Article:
I'm also starting to take L-Glutamine which is a special amino acid which is supposed to help in recovery from workouts and to help prop up your immune system. Add to that, L-Carnatine which, as its name suggests ("carne") is found in red meat and supposedly helps fat burning. I may also start taking Creatine which, to be honest is the only magic powder I have taken for which I have definitely noticed an effect (notice I didn't choose the word "benefit"). I tend to put on several kilos of what looks to be muscle mass but is apparently mainly water retention and I notice that my strength improves but at the cost of having to lug those extra kilos 42km. I think I will give it another try, now that I am eating more conscientiously,  and if I find myself getting too heavy I should have enough time to slim down. In any case, as there is thought to be an increase in water retention, perhaps this added weight is not as bad as it sounds. The guys at the triathlon club swear by Man Clout - just the thought of that disgusting flavour brings back bad memories - but I have to remember not to try ordering it from work because the websites that offer it look like dodgy porn sites. Lastly, there is L-Glucosamine which reportedly helps strengthen cartilage which is what tendons, ligaments and bits of the knee are made from (and ears too, but I've never heard of anyone injuring their ears running). I will start to take this too.

This is what I am taking every day - check out the size of that amino acid tab!
The weirdest thing I tried taking in an attempt to "hyper-hydrate" before a race was Glycerol. (I had thought that it was necessary for bomb making but maybe I am getting confused with Gycerine.) The only way to get my hands on it was in the guise of a treatment for glaucoma, which is the painful pressure in the eye due to the collection of ocular fluid. Apparently the glycerol binds with water molecules in such a way that they don't pass through the kidneys and out as piss. I've become much less paranoid about being hydrated in races and also better at drinking on the run, so I won't be taking this stuff again.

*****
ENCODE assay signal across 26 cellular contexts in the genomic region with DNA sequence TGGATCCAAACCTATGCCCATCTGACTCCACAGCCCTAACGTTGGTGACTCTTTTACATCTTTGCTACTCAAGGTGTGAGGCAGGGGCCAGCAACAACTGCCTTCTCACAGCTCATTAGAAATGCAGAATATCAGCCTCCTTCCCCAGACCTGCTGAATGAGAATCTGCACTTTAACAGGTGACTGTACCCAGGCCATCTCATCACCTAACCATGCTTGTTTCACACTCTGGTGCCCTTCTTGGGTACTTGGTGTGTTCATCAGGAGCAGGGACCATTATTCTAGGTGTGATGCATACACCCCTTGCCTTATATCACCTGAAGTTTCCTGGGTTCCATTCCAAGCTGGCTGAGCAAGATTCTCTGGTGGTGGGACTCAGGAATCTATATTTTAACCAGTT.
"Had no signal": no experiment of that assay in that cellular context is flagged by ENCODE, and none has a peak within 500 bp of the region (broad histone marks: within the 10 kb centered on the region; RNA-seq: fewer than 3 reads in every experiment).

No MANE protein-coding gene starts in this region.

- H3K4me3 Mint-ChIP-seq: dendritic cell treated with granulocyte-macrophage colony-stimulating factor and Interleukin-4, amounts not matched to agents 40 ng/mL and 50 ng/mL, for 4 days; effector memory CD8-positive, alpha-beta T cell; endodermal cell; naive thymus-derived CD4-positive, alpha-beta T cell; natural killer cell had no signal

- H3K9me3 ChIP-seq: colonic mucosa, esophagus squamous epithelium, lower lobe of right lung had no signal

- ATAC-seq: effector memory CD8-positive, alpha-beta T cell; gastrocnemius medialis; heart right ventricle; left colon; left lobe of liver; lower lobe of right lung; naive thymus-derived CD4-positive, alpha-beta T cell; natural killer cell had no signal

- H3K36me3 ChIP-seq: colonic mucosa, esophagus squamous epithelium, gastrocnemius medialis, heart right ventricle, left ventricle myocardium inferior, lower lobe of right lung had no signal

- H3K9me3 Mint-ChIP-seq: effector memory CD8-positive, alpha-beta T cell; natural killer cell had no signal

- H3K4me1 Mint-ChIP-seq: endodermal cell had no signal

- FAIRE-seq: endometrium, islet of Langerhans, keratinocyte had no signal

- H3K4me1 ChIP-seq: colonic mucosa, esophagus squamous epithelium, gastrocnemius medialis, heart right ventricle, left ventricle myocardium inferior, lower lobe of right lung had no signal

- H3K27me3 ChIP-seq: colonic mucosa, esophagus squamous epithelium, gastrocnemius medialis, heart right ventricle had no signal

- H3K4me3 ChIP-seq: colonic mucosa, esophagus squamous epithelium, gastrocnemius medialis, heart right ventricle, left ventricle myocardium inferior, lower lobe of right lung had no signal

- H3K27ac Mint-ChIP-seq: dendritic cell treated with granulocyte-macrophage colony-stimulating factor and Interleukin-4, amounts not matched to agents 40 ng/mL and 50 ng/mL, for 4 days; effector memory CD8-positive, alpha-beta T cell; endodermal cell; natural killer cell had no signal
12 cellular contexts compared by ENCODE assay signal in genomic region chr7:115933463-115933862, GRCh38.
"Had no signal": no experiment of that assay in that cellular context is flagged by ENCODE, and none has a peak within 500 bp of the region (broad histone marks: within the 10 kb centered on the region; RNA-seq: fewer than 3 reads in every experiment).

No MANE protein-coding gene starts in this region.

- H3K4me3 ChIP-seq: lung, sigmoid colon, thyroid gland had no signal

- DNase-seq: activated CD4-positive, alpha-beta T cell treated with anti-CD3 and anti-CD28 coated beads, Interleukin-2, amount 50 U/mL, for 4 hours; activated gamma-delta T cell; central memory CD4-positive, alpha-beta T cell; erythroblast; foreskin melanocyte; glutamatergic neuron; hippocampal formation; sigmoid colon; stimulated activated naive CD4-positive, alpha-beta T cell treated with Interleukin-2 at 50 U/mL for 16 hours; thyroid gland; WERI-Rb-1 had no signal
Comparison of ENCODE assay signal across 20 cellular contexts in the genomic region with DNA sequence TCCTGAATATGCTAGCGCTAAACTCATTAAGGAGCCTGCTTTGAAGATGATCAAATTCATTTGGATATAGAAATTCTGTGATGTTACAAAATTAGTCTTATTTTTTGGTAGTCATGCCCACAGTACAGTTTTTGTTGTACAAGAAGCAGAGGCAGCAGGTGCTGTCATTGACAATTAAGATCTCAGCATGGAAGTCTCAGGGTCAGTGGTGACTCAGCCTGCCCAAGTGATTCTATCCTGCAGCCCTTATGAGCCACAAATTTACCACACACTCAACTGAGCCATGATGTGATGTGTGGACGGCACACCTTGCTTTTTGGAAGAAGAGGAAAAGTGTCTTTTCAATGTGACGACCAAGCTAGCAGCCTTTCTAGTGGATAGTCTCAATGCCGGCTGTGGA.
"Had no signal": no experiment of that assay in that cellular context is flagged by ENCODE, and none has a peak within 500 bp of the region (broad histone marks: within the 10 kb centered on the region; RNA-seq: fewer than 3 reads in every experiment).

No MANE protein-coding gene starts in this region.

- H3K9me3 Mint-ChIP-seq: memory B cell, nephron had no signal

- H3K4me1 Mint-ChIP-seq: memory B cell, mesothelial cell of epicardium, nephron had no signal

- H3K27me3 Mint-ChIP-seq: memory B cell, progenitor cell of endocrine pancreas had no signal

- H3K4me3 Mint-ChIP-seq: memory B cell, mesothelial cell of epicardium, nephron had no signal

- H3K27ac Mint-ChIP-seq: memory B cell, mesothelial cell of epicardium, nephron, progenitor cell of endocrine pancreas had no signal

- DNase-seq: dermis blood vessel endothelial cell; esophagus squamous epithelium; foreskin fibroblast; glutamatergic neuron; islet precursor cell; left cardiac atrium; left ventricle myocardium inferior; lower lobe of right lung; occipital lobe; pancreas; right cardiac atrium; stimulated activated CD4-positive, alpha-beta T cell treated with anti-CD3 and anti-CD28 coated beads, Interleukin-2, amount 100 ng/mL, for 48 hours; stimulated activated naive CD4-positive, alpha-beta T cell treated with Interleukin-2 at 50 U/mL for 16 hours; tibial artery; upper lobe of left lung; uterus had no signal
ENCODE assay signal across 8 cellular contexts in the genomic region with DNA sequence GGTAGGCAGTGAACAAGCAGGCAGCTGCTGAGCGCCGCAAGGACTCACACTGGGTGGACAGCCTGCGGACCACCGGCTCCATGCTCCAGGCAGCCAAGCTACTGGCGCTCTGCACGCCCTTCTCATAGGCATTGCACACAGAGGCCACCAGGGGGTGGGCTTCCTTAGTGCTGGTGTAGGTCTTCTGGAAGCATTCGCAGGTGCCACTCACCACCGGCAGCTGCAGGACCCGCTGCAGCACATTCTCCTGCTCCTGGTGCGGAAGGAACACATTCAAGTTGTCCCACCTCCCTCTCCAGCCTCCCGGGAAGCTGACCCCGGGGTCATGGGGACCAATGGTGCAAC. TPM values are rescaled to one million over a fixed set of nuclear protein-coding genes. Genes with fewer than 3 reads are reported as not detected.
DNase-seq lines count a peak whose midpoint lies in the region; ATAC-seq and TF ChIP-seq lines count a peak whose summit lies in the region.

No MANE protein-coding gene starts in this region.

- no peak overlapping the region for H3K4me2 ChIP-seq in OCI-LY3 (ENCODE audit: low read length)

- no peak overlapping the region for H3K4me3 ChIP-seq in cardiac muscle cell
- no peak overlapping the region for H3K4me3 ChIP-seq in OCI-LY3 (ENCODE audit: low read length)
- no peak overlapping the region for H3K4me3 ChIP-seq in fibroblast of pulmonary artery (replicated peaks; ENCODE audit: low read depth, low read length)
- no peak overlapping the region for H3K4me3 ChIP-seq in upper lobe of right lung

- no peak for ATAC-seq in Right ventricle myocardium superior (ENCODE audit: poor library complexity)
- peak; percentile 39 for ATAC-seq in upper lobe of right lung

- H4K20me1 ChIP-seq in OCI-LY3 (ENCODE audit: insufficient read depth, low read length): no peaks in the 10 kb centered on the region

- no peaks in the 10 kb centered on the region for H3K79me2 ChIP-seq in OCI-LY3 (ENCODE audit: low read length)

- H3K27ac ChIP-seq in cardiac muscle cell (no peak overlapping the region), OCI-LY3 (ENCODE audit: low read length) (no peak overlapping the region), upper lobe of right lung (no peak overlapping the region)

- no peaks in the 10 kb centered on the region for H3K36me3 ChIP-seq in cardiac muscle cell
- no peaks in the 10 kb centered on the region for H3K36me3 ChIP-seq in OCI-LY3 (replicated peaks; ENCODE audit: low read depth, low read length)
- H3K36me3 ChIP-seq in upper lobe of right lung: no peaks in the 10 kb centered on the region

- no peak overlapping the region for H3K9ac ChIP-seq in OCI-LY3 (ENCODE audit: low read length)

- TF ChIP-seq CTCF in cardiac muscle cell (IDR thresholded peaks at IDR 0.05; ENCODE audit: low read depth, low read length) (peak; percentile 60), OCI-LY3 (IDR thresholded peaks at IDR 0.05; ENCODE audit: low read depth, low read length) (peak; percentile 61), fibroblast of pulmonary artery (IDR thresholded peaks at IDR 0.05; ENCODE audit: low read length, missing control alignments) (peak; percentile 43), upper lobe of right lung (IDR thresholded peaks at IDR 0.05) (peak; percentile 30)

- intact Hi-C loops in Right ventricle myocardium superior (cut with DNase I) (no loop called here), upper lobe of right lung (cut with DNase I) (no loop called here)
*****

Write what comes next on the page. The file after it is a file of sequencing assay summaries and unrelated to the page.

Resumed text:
All these supplements were recommended to me when I went for a dietary analysis about three years ago. I remember it being quite a challenge to remember how much of what to take and when. I don't think there is any reason to believe that I will be told anything different by repeating the analysis now - and the diet I was prescribed was frankly impractical - so I've decided that I am going to take Protein, Omega 3, Cod Liver Oil, L-Glutamine, L-Carnatine, L-Glucosamine, Creatine and BCAA and EAA in addition to eating as "heathfully" as possible. Any adverse effects and I'll try to work out which of the supplements is the offender.

At some point I would like to do a detailed blood test, one that is specifically aimed at endurance athletes, as well as electrocardiagram and echocardiogram tests on my heart. As you know, I am doing this Ironman in honour of my dear friend, Neil, who died suddenly from a heart attack last year. Another friend of mine who was preparing an Ironman last year did an electro- and an echocardiogram and only in the latter test did they spot a defect in his heart. His doctor allowed him to compete (which he did with great success) but on the condition that he kept his heart rate below a certain threshold.

1 comment:

  1. The Man Clout arrived today and thankfully they have changed the flavour. Its still some way off tasting like something I would choose to drink for any other reason...